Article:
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Giedre Jokubauskaite joined University of Glasgow as a Lecturer in International law in September 2018. Her research focuses on the legal framework governing international development finance, which broadly covers the legal issues of accountability in global governance, social resistance to development projects, security of land tenure, and exploitation of natural resources. Prior to this, she was a Post-Doctoral Research Associate on the AHRC-funded project ‘Constructing Authority in International Law’ at Durham Law School.

She completed her doctorate at the University of Edinburgh, focusing on the problem of accountability towards people affected by development projects, and the role of law in closing the ‘accountability gap’. Giedre is also a member of the Law and Development Research Network, and in the past, she has worked as an independent researcher with the International Institute for Environment and Development. Before joining academia in the UK, Giedre coordinated policy-oriented research projects in Lithuania, Ukraine and Cameroon.

Publications

The concept of affectedness in international development

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The groups who experience direct impacts of development projects are generally known as ‘affected people’. This category is gaining traction in the governance of international financial institutions (IFIs) and is arguably becoming ubiquitous in contemporary development discourse. In this paper I investigate what ‘affectedness’ means, and also what it should mean in development context. The aim is to examine the grounds based on which the scope of affected people can be ascertained, and to underline the conceptual but also practical difficulties associated with this exercise. The proposed analysis is predominantly theoretical. It builds on the debate about the ‘all-affected principle’, as well as the theory of democratic inclusion by Iris Marion Young. My main argument is that currently the idea of affectedness functions as a boundary of inclusion/exclusion in the governance of development projects. I therefore suggest that leaving this category entirely open-ended also leaves it exposed to arbitrariness of decision-makers. This is problematic, because generally consultations that include affected people are seen as conveying legitimacy and proving social support to development initiatives. Without principled approach to affectedness, this process of selecting who should be consulted and who should not, enables an unjustified exclusion of the most vulnerable communities. This paper suggests that in the context of international development the most plausible ground for inclusion is vulnerability, which can be articulated by using the notion of structural social groups developed by Iris Young. These two concepts combined offer a principled enough approach for decision-makers to identify the minimal scope of affected persons.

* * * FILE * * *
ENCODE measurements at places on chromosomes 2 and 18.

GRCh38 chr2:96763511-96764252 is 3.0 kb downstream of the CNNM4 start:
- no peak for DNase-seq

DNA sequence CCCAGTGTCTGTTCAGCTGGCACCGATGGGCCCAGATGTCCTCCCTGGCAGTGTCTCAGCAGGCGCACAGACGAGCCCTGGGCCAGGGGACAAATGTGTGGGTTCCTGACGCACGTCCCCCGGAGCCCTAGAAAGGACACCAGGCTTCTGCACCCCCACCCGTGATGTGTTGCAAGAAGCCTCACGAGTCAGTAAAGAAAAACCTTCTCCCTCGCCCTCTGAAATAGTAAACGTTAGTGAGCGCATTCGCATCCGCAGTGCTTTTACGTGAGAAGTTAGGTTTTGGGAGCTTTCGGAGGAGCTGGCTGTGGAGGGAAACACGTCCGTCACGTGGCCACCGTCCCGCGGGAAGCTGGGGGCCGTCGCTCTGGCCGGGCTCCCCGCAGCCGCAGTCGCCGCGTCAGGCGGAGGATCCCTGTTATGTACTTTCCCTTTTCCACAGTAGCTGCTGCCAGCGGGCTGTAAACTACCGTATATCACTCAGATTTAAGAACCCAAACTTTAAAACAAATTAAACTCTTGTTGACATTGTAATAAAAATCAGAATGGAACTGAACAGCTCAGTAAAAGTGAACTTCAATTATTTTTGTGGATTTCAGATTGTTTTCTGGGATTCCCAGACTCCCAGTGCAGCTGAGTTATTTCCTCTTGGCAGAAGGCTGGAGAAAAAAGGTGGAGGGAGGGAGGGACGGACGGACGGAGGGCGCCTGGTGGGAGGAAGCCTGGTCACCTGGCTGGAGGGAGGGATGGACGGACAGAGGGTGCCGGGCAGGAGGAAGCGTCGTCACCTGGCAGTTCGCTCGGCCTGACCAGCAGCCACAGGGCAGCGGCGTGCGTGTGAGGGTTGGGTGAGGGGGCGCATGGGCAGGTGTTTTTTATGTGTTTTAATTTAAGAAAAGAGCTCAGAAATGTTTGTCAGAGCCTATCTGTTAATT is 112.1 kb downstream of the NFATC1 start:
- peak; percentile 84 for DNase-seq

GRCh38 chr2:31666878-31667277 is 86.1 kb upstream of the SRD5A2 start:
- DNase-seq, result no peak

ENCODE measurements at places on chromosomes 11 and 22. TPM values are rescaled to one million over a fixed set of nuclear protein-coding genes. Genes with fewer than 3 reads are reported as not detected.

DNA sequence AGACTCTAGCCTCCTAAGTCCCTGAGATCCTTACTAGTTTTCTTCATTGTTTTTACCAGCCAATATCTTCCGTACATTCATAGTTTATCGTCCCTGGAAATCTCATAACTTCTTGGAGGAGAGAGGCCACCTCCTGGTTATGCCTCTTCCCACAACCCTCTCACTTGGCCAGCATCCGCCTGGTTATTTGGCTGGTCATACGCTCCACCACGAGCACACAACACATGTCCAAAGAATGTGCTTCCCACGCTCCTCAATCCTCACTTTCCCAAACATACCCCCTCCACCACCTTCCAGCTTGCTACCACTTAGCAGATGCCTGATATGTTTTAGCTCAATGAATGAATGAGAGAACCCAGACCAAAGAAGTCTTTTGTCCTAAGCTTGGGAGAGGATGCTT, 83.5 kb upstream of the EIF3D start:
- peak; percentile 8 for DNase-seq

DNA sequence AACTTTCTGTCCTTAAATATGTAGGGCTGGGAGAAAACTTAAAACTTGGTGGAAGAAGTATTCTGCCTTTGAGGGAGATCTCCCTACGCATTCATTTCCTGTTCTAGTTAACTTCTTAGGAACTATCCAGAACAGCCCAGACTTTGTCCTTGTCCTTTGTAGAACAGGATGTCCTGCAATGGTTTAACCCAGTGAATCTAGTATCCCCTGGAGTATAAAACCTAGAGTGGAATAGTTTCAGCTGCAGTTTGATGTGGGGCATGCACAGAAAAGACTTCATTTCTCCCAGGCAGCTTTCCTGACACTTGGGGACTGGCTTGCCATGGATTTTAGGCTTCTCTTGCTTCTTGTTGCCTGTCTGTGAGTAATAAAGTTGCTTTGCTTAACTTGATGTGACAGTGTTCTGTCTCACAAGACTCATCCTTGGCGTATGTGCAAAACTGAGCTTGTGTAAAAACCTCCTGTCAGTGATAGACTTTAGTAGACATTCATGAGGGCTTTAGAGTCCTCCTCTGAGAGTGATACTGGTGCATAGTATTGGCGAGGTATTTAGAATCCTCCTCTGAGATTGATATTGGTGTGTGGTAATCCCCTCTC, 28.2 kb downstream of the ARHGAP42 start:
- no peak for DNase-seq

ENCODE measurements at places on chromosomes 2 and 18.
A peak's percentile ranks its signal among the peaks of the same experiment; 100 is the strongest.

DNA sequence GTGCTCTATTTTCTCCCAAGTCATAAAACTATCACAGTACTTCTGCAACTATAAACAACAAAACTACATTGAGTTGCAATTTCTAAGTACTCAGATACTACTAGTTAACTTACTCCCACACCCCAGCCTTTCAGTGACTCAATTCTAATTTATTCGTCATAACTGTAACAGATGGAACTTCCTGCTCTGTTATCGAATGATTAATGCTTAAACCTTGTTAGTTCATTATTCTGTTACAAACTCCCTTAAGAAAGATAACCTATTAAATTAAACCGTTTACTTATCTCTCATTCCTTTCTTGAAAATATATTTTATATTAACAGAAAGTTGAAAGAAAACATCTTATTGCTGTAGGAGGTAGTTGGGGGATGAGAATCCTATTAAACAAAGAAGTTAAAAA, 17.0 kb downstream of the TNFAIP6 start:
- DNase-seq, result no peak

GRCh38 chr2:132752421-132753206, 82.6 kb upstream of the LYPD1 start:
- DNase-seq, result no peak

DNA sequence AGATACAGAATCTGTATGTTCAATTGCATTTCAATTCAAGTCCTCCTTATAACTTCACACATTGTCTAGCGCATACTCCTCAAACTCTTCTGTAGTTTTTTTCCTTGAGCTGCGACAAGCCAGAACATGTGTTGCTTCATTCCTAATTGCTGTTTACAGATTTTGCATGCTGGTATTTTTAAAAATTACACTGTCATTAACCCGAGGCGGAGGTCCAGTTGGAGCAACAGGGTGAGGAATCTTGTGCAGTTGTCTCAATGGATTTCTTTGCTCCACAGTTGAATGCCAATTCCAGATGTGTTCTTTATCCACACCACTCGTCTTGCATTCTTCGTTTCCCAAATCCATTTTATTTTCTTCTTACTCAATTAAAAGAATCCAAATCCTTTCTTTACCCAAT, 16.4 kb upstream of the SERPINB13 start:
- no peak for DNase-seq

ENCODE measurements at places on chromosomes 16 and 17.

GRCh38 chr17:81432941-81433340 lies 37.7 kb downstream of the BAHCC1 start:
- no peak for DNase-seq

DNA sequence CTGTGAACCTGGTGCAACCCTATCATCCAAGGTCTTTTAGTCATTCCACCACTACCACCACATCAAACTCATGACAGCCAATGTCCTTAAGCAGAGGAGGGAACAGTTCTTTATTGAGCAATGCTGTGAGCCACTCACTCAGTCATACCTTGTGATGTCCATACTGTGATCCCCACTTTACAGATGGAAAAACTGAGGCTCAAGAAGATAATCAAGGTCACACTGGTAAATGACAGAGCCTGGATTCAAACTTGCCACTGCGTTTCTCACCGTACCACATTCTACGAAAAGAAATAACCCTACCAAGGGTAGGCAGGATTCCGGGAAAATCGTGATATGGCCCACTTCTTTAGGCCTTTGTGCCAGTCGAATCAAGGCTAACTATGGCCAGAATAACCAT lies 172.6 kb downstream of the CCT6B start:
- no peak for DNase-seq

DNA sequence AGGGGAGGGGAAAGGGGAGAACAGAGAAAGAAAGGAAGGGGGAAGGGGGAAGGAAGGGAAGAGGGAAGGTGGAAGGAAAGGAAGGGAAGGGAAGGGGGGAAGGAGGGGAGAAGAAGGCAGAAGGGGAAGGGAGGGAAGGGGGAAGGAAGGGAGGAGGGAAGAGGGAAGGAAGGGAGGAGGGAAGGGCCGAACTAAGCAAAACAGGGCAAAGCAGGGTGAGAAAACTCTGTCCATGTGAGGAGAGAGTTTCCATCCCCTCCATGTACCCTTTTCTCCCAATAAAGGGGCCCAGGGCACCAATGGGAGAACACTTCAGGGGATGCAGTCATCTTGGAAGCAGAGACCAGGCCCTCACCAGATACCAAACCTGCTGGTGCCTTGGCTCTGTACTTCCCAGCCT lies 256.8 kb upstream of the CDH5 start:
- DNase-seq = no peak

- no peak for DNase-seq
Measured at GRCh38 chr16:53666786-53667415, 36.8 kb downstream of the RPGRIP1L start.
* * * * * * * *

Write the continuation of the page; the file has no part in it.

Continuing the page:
World Development, Volume 126, February 2020, 104700

The World Bank Environmental and Social Framework in a wider realm of public international law

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Introduction to Symposium on the World Bank Environmental and Social Framework in Leiden Journal of International Law (2019), 32, 457–463

The Legal Nature of the World Bank Safeguards

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Building on the Brunnée and Toope’s theory of interactional law and its use of Fuller’s criteria of legality, this paper argues that the World Bank safeguards, especially their reincarnation through the Environmental and Social Framework (ESF), is a source of law that is binding on all international legal subjects. The paper criticises categories such as ‘internal law’ and ‘soft law’ that are traditionally used to describe the status of non-treaty rules, arguing that such categories are theoretically opaque, thus leading to a ‘dead-end’ in the discussion about sources of normativity beyond the Article 38 of the ICJ statute. The core aim of this paper is to demonstrate that international legal obligations such as those created by the ESF can be understood in dynamic terms, and that we can only ascertain their legal nature by observing their impacts, operation and authoritativeness in practice.

VRÜ Verfassung und Recht in Übersee / Volume 51 / Issue 1 / 2018 / pp. 78-102

Tied affectedness? Grassroots resistance and the World Bank

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This paper argues that there can be no category of ‘affected people’ without a decision-making process that triggers affectedness in the first place. In that sense, affectedness is a category that is by default, although not irreversibly, ‘tied’ to a certain institutional context. In this paper, I examine such ‘tied’ quality of affectedness by focusing on the benefits and dangers of the affectedness paradigm to grassroots organisations in the context of World Bank projects. Whilst in principle the category of ‘affected people’ seems to empower the grassroots, this article argues that the danger of institutional co-optation in this context is also high. The World Bank and its borrowers have full discretion to include, but also to exclude, people from this category. Therefore, the voices of grassroots organisations relying on this paradigm can be instrumentalised and distorted. This article suggests that mediation can help to ‘untie’ affectedness from the top-down institutional discourse, in order to create space for a more balanced dialogue between resistance groups and decision-makers.

Third World Thematics: A TWQ Journal / Volume 3 / Issue 5-6 / March 2019 / pp. 703-724